Tuesday, 1 March 2011

THE WIKI MAN

Anyone recall Eldorado?  No, not El Dorado, the mythical city of gold, but the much-maligned and short-lived UK soap set on the Costa del Sol in the early 90s.

Not really worth going into here, except to say its premise was based around assorted ex-pats living in a small community abroad.  A mythical town of supposed golden opportunity, but which soon turned out to be nothing but quicksilver.  Both metaphorically, in the storyline, and literally, with the swift cancellation of the series once the true horror of the production values turned out not to be a breathtakingly sophisticated ironic satire on the meaning of continuing drama after all.

This is my first time residing amongst ex-pats.  I did live in Paris for a short time in my 20s, and yes, I went to a few parties, but mostly I was alone, exploring the streets and the galleries toute seule, romantically crying my eyes out after a failed, erm, romance.  (If crying my eyes out was so romantic, why wasn't I happy???)

Oh, I did go out with a Sicilian for a while.  But then again, thinking back, going out meant more staying in...


Hmm.  


:-)

What???  Oh yes, the blog.


Well, here in Nice there is, of course, a large ex-pat population. (Although quite a few of us are slim, as it happens). And as, I imagine, in all such 'manufactured' communities, the constituents represent a microcosm of the society we've left behind.  Thus there are representatives of the usual 'types'; a phenomenon of human group existence, as if a higher being took a look and noticed the lack of a small, menopausal Jewish fairy in town. (And how about that, here I am!)


The other day, one of 'the types' around here made (yet another) appearance on a friend's Facebook thread.  Chloe had posted an Einstein quote:  Logic will get you from A to B.  Imagination will take you everywhere.  I made a weak joke about the trams not running from A to B during the Carnival, before the dreaded Wiki Man arrived...


...have to explain about Wiki Man.  He's nothing if not notorious here. I'd heard of him long before I had the misfortune to run into him (sadly, I wasn't in a large truck when that happened).  It was at a rather convivial party, where I was chatting to Santa.  Wiki Man appeared at our sides, completely taking over the conversation, lecturing us on whatever topic he fancied he was an expert in.  Which is everything.


Wiki Man talks in certainties, which have come not from his own conclusions.  Actually, he's one of those people who thinks knowledge is an end in itself, who doesn't see that supposed facts are just the beginning; that educated people use these merely as a starting point for thinking about the world and its meaning.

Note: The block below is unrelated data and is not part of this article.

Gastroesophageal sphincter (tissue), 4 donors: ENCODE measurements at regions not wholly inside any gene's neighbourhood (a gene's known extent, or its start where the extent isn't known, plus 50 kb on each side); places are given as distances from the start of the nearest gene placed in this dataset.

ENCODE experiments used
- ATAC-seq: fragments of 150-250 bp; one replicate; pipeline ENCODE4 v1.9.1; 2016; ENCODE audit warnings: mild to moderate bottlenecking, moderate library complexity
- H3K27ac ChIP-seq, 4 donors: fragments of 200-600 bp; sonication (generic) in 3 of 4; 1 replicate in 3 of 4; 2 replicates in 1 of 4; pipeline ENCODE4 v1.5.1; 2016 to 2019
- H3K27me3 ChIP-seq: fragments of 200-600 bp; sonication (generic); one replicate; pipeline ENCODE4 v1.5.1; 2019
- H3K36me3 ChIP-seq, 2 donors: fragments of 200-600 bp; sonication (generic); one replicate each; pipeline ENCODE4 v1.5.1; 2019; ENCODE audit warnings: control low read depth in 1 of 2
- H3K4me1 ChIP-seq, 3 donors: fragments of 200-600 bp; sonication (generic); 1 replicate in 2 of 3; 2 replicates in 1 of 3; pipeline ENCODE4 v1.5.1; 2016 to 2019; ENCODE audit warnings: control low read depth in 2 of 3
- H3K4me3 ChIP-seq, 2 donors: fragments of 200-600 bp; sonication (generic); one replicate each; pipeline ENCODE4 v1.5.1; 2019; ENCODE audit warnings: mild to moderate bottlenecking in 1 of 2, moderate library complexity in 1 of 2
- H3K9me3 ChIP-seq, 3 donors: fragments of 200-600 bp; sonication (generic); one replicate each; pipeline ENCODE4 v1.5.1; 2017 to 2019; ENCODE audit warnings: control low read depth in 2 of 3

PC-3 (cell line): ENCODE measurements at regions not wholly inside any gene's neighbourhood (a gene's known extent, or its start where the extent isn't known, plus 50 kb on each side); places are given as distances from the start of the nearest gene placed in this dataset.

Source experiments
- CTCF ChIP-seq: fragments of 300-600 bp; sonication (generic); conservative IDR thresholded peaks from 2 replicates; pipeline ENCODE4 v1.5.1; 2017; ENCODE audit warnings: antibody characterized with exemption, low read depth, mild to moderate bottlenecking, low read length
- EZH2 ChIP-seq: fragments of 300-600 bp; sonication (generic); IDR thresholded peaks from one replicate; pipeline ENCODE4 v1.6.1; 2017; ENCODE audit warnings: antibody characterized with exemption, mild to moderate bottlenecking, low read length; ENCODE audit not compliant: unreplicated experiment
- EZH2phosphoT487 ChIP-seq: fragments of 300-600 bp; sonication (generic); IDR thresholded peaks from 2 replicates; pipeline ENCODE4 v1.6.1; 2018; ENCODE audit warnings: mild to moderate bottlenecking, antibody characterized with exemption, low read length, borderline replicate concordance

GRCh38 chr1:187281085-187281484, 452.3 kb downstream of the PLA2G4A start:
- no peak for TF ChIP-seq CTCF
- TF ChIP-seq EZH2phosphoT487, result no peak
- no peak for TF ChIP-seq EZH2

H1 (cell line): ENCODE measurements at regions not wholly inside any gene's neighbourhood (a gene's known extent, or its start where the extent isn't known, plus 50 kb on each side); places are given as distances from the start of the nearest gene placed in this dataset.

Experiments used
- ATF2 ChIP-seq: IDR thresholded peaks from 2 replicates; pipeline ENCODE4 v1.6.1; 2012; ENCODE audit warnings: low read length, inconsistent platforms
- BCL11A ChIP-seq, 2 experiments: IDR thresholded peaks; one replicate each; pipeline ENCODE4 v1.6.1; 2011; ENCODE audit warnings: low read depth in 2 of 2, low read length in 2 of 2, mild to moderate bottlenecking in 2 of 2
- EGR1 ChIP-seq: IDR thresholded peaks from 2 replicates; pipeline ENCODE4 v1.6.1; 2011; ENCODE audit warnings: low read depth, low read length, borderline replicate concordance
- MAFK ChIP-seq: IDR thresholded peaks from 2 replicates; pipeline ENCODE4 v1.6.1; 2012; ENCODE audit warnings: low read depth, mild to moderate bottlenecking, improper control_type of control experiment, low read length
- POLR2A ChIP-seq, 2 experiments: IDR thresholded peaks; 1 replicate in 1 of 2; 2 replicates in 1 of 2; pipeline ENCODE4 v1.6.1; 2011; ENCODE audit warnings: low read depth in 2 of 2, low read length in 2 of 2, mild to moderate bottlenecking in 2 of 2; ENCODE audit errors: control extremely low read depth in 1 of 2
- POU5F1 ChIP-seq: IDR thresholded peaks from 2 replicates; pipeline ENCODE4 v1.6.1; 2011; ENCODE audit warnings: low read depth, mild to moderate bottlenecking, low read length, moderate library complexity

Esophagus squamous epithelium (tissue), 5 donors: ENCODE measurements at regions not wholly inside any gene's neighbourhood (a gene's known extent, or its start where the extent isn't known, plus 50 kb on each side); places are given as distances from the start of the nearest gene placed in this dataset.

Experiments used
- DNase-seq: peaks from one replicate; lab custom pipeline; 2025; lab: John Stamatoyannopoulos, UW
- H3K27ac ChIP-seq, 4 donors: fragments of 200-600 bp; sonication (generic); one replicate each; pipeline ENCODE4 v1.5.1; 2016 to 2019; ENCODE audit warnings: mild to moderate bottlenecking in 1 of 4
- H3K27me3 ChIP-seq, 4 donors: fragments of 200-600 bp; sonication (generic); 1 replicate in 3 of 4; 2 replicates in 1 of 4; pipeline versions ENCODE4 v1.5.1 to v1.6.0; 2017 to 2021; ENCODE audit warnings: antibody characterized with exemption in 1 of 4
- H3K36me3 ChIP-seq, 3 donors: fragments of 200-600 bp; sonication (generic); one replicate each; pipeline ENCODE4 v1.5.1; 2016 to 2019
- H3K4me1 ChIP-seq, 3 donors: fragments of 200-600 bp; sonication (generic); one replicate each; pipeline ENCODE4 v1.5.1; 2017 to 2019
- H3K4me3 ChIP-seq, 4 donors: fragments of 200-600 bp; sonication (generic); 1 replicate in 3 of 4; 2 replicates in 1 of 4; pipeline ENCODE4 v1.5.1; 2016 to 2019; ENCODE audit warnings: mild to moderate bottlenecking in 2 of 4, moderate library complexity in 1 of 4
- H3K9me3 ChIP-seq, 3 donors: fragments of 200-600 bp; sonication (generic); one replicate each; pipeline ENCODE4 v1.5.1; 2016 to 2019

Ever see the movie The Wicker Man?  Universally slated, it related the story of a character lured by evil sirens to his ultimately grisly death by fire locked inside a giant wicker man.  My Wiki Man is in danger of suffering a similar fate to his brain by way of Wikipedia; if the internet goes down, Wiki Man cannot string one idea together by utilizing his own synapses.  He is completely in the site's enthrall...there is no escape...a slow, horrible melting of the little grey cells...


Analysis?  Isn't that something you swallow for a headache? (CAUTION: Not more than 4 doses to be taken within 24 hours).


Wiki Man is already in the third stage of wrist failure. (Due to his constant cutting and pasting - what did you think I meant???)


Somehow, Wiki Man has failed to locate 'irony' on his favourite website. Along with 'sense of humour'.  Or 'listening', or 'respect for others' opinions'...


...he was so, soooo rude to me at that party - talking over me loudly, butting in every second word in an angry fashion:-


So you FEEL it's like this???  That's rubbish, it's not a question of FEELING, you should try using your brain, it's about THINKING...I told him the words 'I feel' were just the start of my sentence, that I was about to make a particular point, if he'd be so kind as to let me finish...oh, so you're completely saying the opposite now, are you? Changed your mind already??? (How he got that idea I don't know - I wasn't able to say anything.)